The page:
Friday, October 19, 2012

Learning ALL About Pumpkins

We bought pumpkins a few days ago and my boys have been dying to carve them up.

But before they could carve them I had a bunch of fun math and science projects I wanted to do with them.

First I asked the boys to each estimate the height (using a ruler and a flexible tape measure), weight, circumference, number of seeds inside, the number of lines on their pumpkin, etc.

I asked them to guess who's pumpkin was biggest, heaviest, fattest, had the most lines, the most seeds, etc.

I recorded all their predictions and then we dug in.

We began by weighing all the pumpkins on our bathroom scale.

Weighing our pumpkins


measuring our pumpkins

We then measured, weighed, counted and saw how close we were to our estimates (but we still didn't cut anything yet so we still didn't know how many seeds).

I asked them how many pumpkins would it take to equal their own weight and weighed the boys as well.

Then we moved along to science.

I asked them if they thought the pumpkins would sink or float.  I wrote down their prediction and was surprised with what they came up with.

Evan and Alec both thought the skinnier pumpkins would float but the big fat pumpkins would sink because the bigger and fatter pumpkins would be too heavy to float.

Ian figured the big, fat pumpkins would float because the weight would be more spread out like in a boat.

We then put them in the water to see them all float!  Of course we talked about WHY they floated.

Recording our findings
It was finally time to start cutting.

They had to be pretty patient since I was alone and they couldn't cut into them by themselves.   I got a circle cut out of each of them and had them scrape out the guts as best they could.  They used latex gloves and Ian and Alec did a great job.  Evan hated the smell and quit on the spot as soon as the top was off his pumpkin.


Once we had them pretty well gutted we started pulling out pumpkin seeds.

I asked them what the best way would be to count them quickly (hoping for suggestions of by 2, 5, 10 etc).   They did say by 10's but Alec actually counted by 2's (and since he had over 300 seeds that was great practice for him!) He counted out loud and I made a few corrections but mostly he did it.

Ian counted by 1's but he claimed it took less time than grouping and then counting.  He had over 400!

After we counted, I had them each pick a few seeds to try and plant.

They put them in a cup with some soil and lined them up on the windowsill.  We'll keep an eye on them over the next few weeks.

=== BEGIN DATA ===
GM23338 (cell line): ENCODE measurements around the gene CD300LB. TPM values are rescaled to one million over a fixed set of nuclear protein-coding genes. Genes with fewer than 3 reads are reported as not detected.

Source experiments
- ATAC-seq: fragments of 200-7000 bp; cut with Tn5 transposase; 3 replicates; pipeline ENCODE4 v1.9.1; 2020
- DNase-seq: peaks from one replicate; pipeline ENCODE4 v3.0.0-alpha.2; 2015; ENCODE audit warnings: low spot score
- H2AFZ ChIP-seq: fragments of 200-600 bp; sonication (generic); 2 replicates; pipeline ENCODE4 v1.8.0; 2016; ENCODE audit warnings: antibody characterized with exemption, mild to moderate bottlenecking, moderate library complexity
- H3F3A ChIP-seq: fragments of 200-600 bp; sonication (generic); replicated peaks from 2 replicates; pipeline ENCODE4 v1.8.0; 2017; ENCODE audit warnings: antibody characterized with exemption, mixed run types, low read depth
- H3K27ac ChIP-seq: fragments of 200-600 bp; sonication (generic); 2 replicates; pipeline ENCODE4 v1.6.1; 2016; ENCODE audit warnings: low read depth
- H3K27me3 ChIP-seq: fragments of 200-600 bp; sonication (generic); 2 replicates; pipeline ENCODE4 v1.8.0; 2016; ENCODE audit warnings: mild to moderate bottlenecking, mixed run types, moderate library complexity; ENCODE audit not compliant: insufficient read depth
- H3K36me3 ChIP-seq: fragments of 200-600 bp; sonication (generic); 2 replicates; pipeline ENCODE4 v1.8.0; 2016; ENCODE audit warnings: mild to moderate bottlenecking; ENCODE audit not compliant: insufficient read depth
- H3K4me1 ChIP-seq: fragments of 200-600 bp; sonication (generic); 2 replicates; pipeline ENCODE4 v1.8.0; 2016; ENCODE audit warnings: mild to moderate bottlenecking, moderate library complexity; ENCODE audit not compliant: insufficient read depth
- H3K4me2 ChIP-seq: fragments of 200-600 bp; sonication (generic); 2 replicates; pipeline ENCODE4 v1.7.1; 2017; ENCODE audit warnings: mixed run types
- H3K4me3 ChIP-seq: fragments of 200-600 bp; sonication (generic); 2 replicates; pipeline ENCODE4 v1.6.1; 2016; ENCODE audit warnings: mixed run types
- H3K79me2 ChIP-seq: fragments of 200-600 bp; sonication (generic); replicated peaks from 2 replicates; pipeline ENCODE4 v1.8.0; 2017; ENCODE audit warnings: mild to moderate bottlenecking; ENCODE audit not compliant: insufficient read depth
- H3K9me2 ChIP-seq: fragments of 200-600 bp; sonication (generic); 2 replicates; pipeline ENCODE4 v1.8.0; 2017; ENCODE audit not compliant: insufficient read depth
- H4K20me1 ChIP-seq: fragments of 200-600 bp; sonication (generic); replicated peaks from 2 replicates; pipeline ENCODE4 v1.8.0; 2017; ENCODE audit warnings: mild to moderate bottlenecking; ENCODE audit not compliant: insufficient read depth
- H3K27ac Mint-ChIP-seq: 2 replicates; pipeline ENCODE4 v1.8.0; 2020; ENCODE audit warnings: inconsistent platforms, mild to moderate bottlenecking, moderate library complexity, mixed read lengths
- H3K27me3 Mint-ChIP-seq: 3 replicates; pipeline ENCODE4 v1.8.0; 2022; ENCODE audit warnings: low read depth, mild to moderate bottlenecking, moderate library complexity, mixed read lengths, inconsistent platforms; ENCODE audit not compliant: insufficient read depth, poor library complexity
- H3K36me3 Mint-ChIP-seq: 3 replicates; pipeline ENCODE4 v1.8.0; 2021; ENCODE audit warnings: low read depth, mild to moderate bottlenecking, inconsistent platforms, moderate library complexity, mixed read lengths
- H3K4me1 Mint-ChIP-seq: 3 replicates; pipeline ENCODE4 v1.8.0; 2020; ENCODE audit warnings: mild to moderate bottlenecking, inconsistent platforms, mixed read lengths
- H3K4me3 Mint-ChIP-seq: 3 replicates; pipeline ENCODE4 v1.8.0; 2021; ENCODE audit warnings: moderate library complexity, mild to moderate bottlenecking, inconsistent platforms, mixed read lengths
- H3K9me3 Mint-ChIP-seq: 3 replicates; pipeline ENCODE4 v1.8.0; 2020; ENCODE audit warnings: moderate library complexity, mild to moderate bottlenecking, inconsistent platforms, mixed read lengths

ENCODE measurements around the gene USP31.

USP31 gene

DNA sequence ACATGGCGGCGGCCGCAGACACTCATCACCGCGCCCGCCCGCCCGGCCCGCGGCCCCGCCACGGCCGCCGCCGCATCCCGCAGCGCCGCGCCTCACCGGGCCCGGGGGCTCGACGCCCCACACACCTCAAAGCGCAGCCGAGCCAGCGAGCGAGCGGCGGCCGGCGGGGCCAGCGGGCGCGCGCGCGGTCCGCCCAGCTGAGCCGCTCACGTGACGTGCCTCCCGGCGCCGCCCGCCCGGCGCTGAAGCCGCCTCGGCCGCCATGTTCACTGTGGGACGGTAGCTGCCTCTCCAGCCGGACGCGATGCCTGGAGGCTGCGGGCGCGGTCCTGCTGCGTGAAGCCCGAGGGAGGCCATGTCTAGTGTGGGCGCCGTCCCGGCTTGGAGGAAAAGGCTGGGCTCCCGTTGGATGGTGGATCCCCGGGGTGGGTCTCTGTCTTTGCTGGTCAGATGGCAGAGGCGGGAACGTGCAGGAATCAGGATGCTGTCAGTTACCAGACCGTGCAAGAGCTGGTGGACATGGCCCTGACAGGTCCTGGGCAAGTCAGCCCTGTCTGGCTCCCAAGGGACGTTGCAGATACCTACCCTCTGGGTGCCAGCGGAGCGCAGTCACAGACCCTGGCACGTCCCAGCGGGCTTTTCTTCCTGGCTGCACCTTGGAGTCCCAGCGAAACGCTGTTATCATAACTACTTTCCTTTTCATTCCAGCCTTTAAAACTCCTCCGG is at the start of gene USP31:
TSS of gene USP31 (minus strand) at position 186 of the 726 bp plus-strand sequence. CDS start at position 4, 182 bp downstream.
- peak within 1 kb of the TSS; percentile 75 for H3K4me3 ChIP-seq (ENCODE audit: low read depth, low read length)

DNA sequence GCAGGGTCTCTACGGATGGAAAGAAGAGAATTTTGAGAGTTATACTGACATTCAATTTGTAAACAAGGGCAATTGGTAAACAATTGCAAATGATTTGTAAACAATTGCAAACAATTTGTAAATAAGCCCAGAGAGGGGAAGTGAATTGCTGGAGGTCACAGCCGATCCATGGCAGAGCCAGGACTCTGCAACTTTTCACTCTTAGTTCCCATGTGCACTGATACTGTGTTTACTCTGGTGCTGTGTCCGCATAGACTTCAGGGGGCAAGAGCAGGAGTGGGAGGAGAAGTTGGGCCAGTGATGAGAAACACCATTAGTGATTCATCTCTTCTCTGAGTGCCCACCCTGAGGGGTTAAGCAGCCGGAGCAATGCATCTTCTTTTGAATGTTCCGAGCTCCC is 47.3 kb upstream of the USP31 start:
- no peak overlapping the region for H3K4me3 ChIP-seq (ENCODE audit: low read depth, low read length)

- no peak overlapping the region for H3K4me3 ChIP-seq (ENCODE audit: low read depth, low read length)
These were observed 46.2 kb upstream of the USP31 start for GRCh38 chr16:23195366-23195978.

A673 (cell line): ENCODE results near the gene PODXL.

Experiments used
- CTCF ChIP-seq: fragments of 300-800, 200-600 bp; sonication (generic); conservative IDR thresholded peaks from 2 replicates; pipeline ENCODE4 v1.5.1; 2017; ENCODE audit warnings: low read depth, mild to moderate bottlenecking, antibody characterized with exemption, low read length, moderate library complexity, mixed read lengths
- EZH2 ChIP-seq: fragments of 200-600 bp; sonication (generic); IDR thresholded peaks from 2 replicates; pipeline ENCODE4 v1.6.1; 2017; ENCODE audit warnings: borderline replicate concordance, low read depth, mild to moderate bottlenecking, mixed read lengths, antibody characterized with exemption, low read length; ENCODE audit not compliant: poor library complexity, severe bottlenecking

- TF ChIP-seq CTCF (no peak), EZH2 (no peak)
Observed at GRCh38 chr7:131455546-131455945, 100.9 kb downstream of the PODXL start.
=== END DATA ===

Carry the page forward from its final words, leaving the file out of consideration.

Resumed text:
We also took one pumpkin that we didn't clean any of the guts out of (mine) and put potting soil and a bit of water inside to see what would happen.  I found this idea on this teacher's site she used a small pumpkin with some soil and water and grew a pumpkin plant coming right out of the pumpkin shell.

I'm not sure how well it will work in a great big pumpkin but that's why it's an experiment.  We'll keep an eye on that one over the next few weeks too.

growing a pumpkin
 I asked them which seeds they think will start growing first the ones in the cup or the ones in the pumpkin and most of them figured the ones in pumpkin because they'll have more room to grow and nutrients to feed it.

 We'll just have to wait and see. 

With math and science over we moved onto carving and decorating our pumpkins.  I also roasted pumpkin seeds for our snack.

The boys wanted to carve their own pumpkins so I had them draw the faces, gave a short tutorial on how to carve pumpkins and sat back.

 They did a great job with just a little bit of help from me here and there.

Alec's pumpkin, complete with hair!

Ian and Evan's pumpkins
I read a few Halloween books to them and pulled all our decorations out of storage and started decorating the house a bit.

 It's been a very busy morning.

Linking Up With:

This Is How We Roll Thursday Party



2 comments :

  1. Sounds as if you had lots of pumpkin fun (and learning!).

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    Replies
    1. I love when we find a way to make learning fun.

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